The widening restrictions on iPhone use by government employees in China have triggered a sell-off in global tech stocks amid concerns that Apple and its suppliers may face challenges due to escalating tensions between the U.S. and China and increased competition from Huawei.
Apple shares experienced a 6.4% decline in the previous two days, erasing $190 billion from its market capitalization, following reports that Beijing instructed some central government employees to cease using iPhones at work.
Several Wall Street analysts argue that the sell-off may be excessive, suggesting that any revenue impact on Apple would likely be modest given the iPhone’s popularity in China. Apple shares rebounded by 1.3% in Friday’s trading.
The increasing competition from Huawei is also a concern for Apple. Huawei recently unveiled two new smartphones, the foldable Mate X5 and the Mate 60 Pro+, which garnered global attention for their resilience to U.S. sanctions. Some analysts see these moves as a potential step in Huawei’s efforts to challenge Apple after it gained market share following U.S. sanctions imposed four years ago. Apple is set to launch a new iPhone soon after a weak quarter for its flagship product.
China has been a significant market for Apple, ranking as its third-largest market behind the Americas and Europe. Huawei’s smartphone business suffered after the U.S. restricted tech exports to the company in 2019.
While Apple’s sales in China this year received a boost from discounts offered by third-party retailers in February, some analysts believe these discounts could undermine sales of Apple’s upcoming products.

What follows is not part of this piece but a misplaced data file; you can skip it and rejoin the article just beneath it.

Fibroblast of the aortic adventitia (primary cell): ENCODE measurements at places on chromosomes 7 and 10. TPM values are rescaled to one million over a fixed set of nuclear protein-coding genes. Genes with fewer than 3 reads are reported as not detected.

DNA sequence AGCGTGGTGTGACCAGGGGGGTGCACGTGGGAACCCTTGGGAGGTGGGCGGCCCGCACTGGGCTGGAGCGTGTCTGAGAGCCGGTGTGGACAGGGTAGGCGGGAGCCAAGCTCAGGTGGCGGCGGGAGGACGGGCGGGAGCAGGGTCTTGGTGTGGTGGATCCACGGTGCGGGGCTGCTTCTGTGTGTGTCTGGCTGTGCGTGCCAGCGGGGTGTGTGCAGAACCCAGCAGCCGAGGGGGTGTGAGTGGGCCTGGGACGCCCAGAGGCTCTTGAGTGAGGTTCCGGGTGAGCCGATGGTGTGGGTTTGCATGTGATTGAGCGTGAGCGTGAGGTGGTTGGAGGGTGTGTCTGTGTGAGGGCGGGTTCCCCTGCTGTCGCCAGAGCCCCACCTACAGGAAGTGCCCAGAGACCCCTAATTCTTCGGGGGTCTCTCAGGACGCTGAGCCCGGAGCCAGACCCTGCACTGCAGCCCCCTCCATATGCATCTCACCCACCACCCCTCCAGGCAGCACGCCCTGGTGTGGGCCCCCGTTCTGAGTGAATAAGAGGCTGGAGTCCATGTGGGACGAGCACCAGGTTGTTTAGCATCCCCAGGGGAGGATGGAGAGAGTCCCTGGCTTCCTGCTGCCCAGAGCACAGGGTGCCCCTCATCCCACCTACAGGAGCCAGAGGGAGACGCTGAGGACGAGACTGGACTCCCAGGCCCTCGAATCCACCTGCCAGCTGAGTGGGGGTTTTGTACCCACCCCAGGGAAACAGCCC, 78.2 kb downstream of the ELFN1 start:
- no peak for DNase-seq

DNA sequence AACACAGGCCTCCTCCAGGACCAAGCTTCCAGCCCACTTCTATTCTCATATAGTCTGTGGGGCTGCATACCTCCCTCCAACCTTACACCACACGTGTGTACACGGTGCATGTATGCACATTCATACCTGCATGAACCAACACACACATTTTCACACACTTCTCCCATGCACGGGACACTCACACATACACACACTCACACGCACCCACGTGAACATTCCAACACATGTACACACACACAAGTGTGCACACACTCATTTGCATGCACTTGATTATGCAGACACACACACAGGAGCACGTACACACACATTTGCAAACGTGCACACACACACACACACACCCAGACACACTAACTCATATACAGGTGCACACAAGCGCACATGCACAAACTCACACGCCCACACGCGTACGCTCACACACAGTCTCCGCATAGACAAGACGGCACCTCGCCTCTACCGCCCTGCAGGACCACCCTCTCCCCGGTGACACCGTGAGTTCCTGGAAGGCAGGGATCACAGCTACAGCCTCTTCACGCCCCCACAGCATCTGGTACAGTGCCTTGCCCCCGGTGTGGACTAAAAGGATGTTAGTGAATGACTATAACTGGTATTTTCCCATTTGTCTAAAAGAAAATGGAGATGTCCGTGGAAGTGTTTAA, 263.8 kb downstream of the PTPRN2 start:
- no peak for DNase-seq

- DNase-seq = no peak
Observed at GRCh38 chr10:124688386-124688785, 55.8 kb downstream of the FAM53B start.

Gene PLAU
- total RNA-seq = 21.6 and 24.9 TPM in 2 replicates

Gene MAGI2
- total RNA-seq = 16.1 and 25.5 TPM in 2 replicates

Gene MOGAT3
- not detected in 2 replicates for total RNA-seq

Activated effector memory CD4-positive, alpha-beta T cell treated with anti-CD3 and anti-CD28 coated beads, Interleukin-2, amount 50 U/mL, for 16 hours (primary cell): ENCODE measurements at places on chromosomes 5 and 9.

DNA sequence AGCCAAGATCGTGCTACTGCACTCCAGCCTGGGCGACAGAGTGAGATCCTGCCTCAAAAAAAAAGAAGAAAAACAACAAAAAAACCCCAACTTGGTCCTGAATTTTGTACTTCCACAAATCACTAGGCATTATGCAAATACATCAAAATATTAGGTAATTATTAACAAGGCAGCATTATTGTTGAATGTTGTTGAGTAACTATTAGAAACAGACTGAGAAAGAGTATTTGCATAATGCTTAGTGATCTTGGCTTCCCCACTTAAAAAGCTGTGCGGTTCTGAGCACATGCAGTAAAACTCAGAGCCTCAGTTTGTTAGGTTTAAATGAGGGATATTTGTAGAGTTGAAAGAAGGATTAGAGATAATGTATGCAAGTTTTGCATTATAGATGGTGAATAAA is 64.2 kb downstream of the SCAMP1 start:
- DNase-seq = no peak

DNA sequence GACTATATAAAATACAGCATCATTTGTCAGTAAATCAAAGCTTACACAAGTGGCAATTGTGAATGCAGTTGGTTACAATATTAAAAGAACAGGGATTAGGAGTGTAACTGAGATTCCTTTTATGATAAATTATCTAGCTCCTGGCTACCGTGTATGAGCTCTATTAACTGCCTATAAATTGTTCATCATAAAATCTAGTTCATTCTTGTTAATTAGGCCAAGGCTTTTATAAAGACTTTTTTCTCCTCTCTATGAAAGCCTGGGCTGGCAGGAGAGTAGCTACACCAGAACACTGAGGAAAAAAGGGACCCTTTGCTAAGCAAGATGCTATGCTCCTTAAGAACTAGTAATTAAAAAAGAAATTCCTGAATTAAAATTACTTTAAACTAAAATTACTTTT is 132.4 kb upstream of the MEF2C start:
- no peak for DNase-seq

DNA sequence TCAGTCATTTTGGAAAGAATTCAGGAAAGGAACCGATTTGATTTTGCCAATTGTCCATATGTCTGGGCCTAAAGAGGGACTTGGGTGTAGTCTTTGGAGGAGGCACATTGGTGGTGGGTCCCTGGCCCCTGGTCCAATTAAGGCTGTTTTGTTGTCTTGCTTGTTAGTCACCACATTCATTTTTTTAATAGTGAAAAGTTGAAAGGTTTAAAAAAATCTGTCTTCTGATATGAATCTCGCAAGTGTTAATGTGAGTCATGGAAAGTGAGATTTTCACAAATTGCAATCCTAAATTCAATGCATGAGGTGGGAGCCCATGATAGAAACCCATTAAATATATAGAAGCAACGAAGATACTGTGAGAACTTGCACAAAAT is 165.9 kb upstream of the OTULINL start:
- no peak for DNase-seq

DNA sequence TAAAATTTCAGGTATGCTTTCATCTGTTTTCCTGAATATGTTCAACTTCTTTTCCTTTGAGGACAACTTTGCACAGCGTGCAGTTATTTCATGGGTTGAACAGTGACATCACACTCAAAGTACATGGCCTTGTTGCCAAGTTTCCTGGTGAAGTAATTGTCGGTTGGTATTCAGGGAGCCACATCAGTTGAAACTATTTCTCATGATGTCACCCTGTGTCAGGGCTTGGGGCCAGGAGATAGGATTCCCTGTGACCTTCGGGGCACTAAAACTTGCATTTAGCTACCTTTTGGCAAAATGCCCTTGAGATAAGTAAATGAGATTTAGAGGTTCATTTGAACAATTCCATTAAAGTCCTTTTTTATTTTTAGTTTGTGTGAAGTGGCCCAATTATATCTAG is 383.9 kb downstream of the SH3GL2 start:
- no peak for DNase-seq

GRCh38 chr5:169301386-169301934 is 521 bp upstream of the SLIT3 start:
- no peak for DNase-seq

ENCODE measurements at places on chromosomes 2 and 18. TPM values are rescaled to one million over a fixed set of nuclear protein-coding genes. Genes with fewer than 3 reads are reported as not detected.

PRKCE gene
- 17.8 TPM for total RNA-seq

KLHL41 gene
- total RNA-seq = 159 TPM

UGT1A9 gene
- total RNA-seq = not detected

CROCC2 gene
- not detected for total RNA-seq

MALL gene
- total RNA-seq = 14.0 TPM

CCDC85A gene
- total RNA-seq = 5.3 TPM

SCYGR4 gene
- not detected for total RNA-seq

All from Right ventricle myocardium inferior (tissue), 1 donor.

In the stock market, Apple supplier Largan Precision, which manufactures camera lenses, dropped over 4%, while contract chipmaker TSMC fell 0.6%. China’s Luxshare Precision Industry, with factories capable of producing iPhones, also declined by 2%. U.S.-based Apple suppliers saw little change in their share prices, with Qualcomm up 0.1% and Broadcom down 0.4%.
On the other hand, suppliers to Huawei experienced gains, with shares in Semiconductor Manufacturing International Corp (SMIC), believed to have produced the advanced chip in Huawei’s new smartphone, rising by 0.7%.
It remains unclear how extensive China’s restrictions on iPhone usage are, but they appear to affect some state-owned enterprises (SOEs), including visitors to their premises. Employees at these SOEs reported being offered subsidies to switch to local smartphone brands.
Bank of America estimated that such restrictions could reduce iPhone sales by 5 million to 10 million units annually from China’s total annual sales of up to 50 million units.
Despite these challenges, some analysts argue that Apple’s ecosystem in China remains strong, with the average iPhone owner in China having 2.5 Apple devices. Nevertheless, the curbs highlight that even a company with a significant presence in China and good government relations is not immune to escalating tensions between the two nations.
China’s efforts to strengthen its tech industry, including Huawei’s advancements, reflect the country’s desire to reduce reliance on American technology. The U.S. Commerce Department is also examining the composition of Huawei’s new chip, potentially violating trade restrictions.
The situation underscores the complexity of the tech landscape and the geopolitical tensions that can impact it.